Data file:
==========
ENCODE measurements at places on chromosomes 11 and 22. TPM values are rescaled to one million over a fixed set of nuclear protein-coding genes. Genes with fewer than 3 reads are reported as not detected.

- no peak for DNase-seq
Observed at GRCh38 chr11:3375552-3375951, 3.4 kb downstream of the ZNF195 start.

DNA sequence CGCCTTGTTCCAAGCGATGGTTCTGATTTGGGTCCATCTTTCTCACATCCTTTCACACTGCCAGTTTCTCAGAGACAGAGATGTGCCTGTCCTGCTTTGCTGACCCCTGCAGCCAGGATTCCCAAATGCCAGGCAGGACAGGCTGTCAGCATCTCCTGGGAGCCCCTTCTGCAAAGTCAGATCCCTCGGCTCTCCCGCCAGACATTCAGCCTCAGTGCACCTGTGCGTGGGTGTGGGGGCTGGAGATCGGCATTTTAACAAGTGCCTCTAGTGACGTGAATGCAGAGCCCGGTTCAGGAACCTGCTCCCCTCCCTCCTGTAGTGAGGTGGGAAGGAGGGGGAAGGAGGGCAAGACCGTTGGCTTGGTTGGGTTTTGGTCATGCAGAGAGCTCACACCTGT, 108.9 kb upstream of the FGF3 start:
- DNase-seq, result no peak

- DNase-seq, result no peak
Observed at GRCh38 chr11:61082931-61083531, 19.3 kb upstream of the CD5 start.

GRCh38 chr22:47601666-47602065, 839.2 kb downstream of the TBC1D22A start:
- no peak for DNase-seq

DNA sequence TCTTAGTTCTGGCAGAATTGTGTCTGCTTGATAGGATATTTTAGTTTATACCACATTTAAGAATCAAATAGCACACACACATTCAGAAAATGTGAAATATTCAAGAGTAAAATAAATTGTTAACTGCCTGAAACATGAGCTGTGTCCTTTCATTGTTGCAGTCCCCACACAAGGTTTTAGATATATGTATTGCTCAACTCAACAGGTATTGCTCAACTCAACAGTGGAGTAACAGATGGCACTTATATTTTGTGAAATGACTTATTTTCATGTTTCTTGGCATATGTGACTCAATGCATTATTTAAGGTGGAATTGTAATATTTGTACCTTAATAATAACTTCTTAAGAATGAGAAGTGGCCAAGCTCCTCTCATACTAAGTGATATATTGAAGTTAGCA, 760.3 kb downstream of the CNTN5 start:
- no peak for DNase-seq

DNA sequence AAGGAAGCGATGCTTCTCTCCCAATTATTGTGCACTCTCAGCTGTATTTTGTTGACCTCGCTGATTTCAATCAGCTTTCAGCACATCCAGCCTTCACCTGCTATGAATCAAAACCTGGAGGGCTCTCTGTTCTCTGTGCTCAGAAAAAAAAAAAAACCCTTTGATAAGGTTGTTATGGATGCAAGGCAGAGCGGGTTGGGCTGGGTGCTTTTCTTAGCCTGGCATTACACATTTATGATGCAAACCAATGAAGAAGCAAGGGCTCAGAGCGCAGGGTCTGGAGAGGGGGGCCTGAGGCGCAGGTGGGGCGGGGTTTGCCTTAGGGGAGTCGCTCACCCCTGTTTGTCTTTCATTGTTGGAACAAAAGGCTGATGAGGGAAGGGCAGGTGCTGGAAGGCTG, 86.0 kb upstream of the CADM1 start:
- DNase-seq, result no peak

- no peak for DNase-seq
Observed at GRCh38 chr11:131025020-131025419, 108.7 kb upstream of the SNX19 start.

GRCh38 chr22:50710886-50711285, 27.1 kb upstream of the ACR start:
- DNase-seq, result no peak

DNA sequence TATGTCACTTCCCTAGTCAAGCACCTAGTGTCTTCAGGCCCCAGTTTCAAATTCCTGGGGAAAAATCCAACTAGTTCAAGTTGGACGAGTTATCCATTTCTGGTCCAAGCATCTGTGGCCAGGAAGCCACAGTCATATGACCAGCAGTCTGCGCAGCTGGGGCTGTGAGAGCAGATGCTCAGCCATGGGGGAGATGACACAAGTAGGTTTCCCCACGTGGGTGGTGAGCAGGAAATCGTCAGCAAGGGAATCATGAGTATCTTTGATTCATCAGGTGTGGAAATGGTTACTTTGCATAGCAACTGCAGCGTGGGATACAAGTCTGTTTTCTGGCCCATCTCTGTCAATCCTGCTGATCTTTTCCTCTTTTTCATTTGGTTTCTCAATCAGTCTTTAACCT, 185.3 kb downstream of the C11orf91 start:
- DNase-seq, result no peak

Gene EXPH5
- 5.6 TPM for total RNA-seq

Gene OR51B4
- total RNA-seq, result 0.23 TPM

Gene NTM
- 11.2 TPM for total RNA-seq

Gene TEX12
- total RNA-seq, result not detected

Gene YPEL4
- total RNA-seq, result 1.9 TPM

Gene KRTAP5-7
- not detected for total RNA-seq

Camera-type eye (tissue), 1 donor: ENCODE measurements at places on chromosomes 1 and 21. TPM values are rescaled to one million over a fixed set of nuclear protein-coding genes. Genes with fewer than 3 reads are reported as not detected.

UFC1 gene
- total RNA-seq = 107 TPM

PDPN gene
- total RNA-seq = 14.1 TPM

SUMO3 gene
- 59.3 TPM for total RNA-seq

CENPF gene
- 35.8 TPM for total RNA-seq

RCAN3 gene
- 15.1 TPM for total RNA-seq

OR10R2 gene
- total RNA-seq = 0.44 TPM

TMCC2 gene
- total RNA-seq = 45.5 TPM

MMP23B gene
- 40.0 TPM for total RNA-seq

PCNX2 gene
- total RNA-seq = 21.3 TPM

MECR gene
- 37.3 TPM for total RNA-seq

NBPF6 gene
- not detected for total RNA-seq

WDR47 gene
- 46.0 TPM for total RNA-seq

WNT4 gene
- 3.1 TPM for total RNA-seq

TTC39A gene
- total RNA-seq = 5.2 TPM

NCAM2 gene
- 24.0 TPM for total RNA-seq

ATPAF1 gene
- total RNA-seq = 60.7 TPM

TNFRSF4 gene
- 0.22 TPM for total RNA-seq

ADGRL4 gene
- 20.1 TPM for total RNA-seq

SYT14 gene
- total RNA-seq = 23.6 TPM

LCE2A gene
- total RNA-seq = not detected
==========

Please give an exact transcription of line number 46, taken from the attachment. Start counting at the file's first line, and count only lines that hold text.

- total RNA-seq = 45.5 TPM